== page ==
Dive into the Pink supports a fellow underwater photographer and cancer researcher

By Mary Hardin

Tuesday, June 19, 2018

Indiana University cancer researcher Theresa Guise, M.D., and Allison Vitsky, DVM, have never met. Dr. Guise lives in Indiana; Dr. Vitsky resides in California. Dr. Guise is a physician; Dr. Vitsky is a veterinary pathologist.  

Yet their lives intertwine. Dr. Vitsky is a breast cancer survivor and Dr. Guise, an endocrinologist and a researcher at the Indiana University Melvin and Bren Simon Cancer Center, treats breast cancer patients. In addition to their interest in cancer, the two women share a love for scuba diving and underwater photography.

Both women are accomplished underwater photographers. Dr. Vitsky’s work has been published in books and magazines on diving, marine life and nature photography, and she has been recognized in numerous international underwater photography competitions, as has Dr. Guise.

Dr. Guise was honored by the Underwater Photographer of the Year competition in 2015, as was Vitsky. That same year, one of Dr. Guise’s underwater photographs was selected for the cover of Nature Medicine magazine to accompany publication of a research paper her team authored on muscle weakness associated with breast cancer. Another of her photos of a crocodile adorned the cover of UK Diver magazine.

Still, their paths had not crossed.

Dr. Allison Vitsky -- Photo: Andrew Sallmon
Dr. Allison Vitsky Photo: Andrew Sallmon

Then, in 2015, Dr. Vitsky and her husband, Andrew Sallmon, created Dive into the Pink, a nonprofit organization founded to create fundraising events supporting breast cancer research that are “cleverly disguised as diving” opportunities. The initial diving event was more successful than anticipated and as the visibility of the organization increased, Dr. Vitsky asked researchers and other breast cancer organizations to submit grant proposals.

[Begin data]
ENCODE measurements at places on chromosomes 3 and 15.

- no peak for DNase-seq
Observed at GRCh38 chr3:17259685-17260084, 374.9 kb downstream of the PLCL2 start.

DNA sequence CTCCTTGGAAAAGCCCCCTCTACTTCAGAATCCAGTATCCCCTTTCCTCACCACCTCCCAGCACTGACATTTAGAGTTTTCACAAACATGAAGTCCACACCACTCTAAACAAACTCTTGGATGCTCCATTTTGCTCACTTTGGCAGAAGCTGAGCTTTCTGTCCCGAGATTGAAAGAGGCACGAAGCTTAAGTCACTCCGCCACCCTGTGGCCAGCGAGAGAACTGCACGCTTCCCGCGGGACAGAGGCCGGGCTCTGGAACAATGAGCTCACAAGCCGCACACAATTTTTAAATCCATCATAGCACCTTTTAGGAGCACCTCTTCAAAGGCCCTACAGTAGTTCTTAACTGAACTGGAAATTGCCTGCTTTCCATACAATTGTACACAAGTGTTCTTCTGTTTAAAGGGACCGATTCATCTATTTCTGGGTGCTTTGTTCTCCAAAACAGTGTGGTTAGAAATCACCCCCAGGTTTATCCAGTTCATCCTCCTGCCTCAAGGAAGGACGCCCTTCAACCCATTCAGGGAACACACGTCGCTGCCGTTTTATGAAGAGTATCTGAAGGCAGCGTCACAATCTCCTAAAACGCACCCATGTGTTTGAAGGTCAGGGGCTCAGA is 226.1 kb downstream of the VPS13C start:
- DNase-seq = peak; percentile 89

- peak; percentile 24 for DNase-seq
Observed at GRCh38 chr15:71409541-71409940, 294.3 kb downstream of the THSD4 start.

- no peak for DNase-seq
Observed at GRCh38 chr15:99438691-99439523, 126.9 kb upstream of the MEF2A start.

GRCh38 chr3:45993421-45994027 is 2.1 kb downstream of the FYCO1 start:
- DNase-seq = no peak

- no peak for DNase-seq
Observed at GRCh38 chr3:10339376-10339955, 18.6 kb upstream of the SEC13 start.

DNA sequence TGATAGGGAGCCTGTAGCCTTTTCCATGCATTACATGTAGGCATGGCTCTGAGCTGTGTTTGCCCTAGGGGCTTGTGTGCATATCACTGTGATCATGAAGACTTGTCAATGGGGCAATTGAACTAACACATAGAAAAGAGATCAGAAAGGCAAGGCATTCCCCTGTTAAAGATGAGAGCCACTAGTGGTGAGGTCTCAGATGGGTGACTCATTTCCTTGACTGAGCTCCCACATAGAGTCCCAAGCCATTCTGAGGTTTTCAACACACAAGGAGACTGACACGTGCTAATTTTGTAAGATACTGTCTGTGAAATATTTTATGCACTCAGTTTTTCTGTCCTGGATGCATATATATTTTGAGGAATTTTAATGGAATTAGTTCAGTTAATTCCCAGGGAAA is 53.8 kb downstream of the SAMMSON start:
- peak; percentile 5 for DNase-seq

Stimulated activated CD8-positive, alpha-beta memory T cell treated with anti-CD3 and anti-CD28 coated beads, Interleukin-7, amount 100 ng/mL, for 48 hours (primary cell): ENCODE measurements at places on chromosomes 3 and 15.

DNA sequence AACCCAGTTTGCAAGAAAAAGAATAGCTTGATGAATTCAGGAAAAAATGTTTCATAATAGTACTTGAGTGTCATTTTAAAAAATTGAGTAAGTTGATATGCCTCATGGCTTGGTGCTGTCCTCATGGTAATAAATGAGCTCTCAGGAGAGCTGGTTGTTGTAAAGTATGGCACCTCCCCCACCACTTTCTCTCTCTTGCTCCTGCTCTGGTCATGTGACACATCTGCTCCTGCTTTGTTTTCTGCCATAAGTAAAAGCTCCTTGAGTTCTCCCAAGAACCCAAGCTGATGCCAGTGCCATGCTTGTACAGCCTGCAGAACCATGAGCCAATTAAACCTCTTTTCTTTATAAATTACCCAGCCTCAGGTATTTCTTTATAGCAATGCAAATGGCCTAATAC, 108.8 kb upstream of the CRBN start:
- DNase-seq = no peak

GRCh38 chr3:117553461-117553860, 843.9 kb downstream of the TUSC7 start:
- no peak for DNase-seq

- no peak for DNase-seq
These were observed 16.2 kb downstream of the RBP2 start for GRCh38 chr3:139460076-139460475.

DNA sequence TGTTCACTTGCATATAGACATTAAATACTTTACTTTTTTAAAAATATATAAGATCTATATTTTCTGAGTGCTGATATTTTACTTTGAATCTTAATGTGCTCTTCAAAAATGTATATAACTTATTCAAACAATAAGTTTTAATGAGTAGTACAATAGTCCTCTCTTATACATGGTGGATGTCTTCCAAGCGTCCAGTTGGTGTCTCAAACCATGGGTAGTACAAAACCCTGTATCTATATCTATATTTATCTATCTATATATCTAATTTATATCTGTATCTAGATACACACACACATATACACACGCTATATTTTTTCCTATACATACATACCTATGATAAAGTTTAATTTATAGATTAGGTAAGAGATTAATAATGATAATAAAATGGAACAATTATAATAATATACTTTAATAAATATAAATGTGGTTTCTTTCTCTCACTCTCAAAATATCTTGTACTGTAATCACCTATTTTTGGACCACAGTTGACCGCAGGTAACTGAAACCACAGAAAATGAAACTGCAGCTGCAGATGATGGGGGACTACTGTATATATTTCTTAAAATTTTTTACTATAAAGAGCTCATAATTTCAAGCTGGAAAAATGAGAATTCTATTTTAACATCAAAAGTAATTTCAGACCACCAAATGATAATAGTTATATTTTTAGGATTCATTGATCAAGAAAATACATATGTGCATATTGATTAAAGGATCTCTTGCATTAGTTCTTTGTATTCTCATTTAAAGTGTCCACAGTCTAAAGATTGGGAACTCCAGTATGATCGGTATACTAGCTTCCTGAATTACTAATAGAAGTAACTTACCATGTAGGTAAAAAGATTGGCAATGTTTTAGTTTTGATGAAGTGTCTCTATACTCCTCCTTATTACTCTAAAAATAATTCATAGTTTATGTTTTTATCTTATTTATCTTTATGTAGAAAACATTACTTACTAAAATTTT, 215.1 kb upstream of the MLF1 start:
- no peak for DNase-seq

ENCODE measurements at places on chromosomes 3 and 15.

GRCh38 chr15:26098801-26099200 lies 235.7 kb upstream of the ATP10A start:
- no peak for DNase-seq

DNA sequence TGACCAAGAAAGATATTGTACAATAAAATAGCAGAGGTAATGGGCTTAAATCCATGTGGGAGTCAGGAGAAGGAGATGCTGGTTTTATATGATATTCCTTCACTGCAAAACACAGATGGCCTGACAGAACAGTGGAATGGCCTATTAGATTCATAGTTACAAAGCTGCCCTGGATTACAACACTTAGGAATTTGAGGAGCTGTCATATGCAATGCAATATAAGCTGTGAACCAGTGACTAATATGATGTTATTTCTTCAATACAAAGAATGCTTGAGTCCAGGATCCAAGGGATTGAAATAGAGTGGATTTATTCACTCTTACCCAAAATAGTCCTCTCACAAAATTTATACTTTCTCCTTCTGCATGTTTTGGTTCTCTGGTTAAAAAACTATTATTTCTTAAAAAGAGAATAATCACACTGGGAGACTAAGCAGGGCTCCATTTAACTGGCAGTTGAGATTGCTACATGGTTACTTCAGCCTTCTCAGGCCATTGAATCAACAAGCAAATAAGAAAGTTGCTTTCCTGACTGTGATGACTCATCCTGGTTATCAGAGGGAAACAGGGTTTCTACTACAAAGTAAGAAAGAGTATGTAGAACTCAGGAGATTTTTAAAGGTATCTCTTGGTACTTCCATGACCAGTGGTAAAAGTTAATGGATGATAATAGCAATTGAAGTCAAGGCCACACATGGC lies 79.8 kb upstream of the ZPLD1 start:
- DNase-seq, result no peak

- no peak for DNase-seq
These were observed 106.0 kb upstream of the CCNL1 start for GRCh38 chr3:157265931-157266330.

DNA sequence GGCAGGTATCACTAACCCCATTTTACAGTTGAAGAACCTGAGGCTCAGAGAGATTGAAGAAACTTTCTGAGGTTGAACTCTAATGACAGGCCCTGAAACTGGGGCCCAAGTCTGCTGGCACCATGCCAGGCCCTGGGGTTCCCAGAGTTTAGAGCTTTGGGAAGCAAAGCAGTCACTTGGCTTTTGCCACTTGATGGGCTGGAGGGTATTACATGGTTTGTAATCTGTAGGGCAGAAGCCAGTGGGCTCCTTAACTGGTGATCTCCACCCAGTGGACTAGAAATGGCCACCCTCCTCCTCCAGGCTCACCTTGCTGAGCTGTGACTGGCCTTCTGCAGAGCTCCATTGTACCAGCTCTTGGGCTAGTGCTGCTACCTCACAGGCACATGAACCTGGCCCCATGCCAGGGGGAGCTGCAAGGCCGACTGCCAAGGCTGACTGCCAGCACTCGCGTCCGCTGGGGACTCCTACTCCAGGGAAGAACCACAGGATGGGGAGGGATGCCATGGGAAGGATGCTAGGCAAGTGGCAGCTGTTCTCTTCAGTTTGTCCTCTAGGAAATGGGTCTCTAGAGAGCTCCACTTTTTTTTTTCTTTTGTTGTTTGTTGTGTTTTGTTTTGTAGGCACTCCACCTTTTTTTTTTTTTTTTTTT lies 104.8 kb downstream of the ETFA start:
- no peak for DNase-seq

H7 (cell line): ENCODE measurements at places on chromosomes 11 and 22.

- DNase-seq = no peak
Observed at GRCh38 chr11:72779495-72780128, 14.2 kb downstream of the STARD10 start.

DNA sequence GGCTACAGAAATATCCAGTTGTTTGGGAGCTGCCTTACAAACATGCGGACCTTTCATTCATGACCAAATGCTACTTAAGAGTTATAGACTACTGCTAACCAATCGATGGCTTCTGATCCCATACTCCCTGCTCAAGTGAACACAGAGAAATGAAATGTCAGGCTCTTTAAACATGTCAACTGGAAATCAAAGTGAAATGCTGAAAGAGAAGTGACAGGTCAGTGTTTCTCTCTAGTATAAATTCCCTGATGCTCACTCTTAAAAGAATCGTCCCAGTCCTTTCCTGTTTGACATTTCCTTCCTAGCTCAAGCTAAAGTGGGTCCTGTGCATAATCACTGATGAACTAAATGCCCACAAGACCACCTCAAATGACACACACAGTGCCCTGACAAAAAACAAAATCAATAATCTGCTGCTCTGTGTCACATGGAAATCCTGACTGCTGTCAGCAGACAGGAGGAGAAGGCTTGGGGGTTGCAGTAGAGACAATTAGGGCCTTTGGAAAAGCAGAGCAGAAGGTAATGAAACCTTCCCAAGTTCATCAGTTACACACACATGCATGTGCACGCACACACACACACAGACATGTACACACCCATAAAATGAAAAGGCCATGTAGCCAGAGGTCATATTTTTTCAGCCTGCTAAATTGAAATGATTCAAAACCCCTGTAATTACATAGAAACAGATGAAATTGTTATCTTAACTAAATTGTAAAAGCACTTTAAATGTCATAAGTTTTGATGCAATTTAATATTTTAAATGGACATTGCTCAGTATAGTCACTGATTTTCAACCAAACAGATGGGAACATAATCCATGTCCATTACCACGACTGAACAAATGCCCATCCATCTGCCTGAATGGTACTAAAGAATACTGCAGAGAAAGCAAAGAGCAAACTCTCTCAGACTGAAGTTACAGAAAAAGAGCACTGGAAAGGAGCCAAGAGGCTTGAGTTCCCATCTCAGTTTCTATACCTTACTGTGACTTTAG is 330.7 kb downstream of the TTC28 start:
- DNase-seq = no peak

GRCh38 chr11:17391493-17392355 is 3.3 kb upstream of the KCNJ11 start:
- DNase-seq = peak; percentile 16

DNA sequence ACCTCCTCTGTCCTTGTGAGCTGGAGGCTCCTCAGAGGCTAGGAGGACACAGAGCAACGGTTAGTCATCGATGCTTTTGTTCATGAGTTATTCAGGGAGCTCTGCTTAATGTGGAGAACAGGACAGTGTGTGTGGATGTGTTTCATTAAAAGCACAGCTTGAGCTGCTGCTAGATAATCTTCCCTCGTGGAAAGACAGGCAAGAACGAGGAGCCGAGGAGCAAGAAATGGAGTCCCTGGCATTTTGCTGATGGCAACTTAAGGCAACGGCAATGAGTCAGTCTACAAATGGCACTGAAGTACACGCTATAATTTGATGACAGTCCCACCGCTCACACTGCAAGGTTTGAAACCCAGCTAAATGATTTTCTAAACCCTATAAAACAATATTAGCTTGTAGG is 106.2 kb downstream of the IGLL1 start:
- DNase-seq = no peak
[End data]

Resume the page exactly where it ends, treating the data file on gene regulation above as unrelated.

From those, two were selected: Dr. Guise’s lab at the IU Simon Cancer Center and the Young Survival Coalition.

Dr. Vitsky, who was 33 years old when she was diagnosed with breast cancer, wants to support research while helping to improve the patient experience, especially for younger patients.

Dr. Guise’s lab received $20,000 to study how breast cancer interacts with the microenvironment of the bone, particularly the fat cells. Fat cells in bone marrow increase with aging, Dr. Guise explained. Her research seeks to reveal the role those fat cells play in bone metastases.

Dr. Guise sees a connection between her research and her passion for underwater photography. “I study the microenvironment in which cancer cells thrive, and how the cancer-host interaction affects surrounding environments,” she said. “The ocean is also filled with unique microenvironments that impact surrounding environments."

Dr. Guise hopes that sharing her fascination with the underwater world and marine life through photography will promote understanding and environmental conservation. As a scientist and educator, Dr. Guise hopes that her efforts will reveal solutions to questions about cancer treatment and stimulate medical students and young researchers to continue the mission to save lives.

Allison Vitsky and Dive into the Pink are happy to help.